This pre-conference celebrates, critiques and is concerned about the activities of very young children online. It is of groundbreaking relevance to educators, media and communication theorists and psychologists. Even eight years ago, the idea that pre-verbal babies and toddlers would be able to access internet content unaided would have been fanciful. These days, it is an unremarkable activity within the wealthier nations of the world. The inclusion of very young children within the digital realm raises many issues and the speed with which this has happened has outpaced policy development and evidence-based research.
Until 2016, the American Academy of Pediatrics recommended that only children over two should have any access to screen technologies and many people still believe that access below that age is totally unsuitable. Although these guidelines have now been softened, and the value of digitally facilitated social connection for even the youngest children is more accepted, parents, caregivers and researchers continue to feel uncertain about the key issues of when, what and for how long different ages of young children should be allowed to use digital technologies.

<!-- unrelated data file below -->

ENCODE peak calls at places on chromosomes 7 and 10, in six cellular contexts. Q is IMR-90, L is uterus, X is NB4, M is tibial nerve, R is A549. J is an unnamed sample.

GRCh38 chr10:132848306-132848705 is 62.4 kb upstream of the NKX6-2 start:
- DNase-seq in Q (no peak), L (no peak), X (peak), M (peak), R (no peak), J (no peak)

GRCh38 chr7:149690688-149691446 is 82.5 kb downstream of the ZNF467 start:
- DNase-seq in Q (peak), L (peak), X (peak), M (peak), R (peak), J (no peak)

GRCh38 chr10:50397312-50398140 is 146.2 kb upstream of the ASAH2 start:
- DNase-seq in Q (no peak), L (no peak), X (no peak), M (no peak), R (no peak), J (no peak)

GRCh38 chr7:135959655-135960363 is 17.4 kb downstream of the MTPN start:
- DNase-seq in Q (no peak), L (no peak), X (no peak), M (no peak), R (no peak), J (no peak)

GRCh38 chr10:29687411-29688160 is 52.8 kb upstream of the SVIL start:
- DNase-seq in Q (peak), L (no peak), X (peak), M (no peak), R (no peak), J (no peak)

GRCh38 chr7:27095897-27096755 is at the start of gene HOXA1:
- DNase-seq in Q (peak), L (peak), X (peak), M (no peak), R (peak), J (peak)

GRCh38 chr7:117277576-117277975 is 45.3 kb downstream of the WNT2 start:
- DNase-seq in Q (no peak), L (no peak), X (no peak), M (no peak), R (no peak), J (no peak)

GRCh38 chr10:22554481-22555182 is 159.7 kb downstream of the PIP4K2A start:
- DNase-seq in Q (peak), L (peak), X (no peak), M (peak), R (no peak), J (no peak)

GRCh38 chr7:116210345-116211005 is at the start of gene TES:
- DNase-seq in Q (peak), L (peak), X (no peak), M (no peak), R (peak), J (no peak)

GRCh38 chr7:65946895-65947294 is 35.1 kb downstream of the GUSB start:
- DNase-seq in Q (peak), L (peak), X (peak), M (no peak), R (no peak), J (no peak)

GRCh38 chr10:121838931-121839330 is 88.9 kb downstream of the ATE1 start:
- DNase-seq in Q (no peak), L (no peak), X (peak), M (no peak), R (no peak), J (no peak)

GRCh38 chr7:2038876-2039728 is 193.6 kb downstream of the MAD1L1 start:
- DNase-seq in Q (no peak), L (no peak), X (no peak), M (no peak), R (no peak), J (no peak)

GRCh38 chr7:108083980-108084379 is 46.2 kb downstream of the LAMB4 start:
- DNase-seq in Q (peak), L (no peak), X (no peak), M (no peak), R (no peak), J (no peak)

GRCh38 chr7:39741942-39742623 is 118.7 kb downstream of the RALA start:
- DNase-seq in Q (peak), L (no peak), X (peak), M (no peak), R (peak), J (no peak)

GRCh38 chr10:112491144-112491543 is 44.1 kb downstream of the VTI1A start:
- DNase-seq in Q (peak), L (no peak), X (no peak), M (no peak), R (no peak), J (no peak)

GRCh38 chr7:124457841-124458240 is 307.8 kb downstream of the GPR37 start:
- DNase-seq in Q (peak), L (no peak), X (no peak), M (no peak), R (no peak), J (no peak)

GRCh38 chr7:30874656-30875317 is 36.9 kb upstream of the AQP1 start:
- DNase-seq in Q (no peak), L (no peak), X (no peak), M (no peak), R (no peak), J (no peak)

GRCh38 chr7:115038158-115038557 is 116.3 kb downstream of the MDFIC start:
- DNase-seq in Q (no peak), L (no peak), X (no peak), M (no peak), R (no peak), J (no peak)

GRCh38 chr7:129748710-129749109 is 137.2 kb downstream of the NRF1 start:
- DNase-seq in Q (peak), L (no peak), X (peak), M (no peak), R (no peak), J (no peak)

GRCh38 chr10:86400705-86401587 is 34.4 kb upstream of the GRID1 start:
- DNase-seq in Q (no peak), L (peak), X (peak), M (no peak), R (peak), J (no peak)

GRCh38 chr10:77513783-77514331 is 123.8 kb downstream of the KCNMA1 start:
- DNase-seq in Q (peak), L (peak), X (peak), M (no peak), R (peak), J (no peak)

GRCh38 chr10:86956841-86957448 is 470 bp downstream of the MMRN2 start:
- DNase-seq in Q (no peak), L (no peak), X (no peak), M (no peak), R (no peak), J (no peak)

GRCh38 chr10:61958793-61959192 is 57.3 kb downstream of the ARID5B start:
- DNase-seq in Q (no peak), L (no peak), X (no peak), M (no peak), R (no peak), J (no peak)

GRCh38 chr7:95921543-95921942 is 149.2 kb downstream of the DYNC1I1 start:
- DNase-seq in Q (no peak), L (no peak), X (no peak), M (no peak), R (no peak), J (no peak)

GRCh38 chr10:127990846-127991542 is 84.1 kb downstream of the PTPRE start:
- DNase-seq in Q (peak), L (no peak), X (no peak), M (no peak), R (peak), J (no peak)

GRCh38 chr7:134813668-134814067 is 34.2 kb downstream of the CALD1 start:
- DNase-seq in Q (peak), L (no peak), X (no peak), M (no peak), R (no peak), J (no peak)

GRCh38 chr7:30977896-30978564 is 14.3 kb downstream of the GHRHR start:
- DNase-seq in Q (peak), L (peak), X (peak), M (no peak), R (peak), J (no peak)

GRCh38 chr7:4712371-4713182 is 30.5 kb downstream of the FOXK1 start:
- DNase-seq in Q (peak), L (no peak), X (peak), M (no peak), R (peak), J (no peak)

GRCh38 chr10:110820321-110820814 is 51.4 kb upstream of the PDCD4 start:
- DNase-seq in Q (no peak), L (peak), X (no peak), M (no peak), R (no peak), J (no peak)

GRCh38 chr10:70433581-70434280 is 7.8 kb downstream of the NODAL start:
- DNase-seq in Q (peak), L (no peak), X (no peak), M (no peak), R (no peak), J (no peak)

Alongside this, digital technologies have become an essential element in many kindergartens and pre-primaries, integrated across a play-based curriculum.
The development of early years multi-model literacies is keenly embraced by many educators in the face of those who argue that digital technologies are better introduced at an older age.
These are the issues that motivate this conference, along with key concerns around privacy, children’s rights, policy development, risks and benefits.
Call for 2019 abstracts for the Digitising Early Childhood International Pre-Conference in Manchester, UK will open soon with the closing date in mid-November 2018. Peer reviewed full conference papers will be published on the DigiLitEY website, and plans are being made to further publish in a special issue journal or chaptered book.